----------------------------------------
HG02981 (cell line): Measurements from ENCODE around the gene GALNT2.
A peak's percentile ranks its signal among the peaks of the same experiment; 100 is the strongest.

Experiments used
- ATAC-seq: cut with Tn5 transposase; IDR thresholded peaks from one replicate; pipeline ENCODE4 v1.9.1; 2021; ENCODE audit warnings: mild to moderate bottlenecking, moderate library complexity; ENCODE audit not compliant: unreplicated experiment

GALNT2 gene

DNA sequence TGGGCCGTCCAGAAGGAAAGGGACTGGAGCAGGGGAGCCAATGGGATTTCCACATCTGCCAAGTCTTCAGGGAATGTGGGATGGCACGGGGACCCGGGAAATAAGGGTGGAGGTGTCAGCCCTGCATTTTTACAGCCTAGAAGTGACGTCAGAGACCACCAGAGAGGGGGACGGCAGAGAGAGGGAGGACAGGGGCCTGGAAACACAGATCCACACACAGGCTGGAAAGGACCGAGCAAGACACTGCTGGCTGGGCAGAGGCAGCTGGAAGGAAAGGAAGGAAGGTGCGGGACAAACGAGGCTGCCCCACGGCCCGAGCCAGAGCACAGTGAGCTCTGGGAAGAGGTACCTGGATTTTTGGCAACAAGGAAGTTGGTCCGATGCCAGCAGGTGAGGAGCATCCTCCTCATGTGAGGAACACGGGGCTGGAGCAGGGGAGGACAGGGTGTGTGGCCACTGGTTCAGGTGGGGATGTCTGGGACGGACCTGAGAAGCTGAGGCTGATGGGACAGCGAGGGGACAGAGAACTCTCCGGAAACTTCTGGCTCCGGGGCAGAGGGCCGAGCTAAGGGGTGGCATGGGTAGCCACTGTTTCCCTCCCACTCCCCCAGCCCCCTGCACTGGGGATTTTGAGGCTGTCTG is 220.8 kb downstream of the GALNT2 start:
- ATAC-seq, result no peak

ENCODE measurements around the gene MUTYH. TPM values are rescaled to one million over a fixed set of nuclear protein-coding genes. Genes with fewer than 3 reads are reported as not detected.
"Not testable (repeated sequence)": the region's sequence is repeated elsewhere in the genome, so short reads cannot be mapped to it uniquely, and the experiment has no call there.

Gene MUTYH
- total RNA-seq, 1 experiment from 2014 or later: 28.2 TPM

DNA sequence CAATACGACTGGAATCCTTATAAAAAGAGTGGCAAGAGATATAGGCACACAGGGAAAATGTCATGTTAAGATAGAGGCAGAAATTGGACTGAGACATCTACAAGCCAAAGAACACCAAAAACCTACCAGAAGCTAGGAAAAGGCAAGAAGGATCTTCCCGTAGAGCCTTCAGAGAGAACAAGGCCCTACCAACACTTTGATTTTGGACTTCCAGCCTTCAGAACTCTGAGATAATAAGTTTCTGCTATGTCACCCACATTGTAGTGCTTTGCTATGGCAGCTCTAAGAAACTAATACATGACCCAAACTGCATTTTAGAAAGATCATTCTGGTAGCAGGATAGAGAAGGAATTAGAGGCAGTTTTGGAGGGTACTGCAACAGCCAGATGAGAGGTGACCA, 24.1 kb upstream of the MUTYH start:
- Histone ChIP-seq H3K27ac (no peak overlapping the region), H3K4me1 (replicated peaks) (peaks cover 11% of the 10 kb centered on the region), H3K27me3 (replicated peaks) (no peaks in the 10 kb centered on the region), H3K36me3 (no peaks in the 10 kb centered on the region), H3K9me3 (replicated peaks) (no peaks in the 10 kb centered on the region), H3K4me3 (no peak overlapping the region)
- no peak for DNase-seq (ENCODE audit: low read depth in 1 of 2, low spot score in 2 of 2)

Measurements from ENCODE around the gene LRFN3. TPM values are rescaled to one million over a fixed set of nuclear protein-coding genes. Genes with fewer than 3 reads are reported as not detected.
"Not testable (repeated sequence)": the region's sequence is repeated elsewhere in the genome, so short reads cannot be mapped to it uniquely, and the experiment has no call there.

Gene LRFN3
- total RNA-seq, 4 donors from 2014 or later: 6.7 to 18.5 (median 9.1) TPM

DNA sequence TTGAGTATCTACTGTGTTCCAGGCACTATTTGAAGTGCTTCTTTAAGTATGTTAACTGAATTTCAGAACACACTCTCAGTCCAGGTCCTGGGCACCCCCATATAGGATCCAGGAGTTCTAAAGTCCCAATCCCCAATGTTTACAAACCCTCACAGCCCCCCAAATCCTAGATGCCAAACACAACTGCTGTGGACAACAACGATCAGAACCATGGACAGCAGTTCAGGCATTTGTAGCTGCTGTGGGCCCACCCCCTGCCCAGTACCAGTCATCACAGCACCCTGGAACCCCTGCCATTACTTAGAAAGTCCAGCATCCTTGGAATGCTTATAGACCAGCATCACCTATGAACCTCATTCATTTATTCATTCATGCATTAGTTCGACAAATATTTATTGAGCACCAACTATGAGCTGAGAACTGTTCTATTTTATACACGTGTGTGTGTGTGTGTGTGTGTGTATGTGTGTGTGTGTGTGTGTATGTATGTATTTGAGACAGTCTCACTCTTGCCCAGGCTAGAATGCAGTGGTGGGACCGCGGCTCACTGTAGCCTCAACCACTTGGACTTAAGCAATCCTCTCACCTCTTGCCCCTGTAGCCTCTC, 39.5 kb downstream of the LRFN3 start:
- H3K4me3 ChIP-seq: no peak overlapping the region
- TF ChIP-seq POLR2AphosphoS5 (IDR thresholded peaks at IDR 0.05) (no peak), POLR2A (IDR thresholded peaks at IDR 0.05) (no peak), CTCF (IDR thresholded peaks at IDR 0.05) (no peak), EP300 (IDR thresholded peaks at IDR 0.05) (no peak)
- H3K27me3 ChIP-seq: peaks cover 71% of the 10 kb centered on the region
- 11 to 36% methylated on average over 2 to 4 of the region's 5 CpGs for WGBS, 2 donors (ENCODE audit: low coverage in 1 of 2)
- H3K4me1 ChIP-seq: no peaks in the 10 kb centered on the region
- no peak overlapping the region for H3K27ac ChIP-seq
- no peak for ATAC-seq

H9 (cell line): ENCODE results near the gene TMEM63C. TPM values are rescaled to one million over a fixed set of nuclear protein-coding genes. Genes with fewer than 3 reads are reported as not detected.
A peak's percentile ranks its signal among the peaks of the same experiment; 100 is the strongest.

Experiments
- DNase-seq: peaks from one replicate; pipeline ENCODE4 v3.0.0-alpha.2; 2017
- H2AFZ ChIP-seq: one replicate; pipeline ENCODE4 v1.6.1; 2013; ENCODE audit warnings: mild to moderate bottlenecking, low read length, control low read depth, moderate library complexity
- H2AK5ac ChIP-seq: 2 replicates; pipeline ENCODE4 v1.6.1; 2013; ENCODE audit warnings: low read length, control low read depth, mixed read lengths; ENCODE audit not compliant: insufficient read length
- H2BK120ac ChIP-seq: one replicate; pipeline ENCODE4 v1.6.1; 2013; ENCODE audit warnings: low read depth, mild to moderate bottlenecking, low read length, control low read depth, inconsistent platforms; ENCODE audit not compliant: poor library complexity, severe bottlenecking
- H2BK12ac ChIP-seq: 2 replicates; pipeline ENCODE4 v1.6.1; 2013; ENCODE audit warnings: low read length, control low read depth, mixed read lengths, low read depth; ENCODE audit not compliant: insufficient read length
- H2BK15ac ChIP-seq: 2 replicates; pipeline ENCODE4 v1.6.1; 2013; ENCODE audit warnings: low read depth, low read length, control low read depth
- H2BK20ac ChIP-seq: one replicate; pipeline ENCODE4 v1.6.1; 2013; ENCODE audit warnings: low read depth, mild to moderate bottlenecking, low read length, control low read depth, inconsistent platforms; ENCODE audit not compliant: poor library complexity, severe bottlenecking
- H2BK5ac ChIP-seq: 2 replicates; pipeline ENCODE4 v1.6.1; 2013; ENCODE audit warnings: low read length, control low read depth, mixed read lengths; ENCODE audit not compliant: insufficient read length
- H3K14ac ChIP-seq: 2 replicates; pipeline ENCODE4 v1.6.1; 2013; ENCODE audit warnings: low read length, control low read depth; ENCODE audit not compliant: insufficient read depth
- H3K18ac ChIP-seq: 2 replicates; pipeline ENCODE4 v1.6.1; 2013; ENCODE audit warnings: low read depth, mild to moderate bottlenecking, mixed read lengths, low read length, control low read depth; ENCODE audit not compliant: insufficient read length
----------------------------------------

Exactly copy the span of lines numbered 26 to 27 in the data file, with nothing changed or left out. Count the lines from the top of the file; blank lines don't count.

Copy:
- no peak for ATAC-seq

H9 (cell line): ENCODE results near the gene TMEM63C. TPM values are rescaled to one million over a fixed set of nuclear protein-coding genes. Genes with fewer than 3 reads are reported as not detected.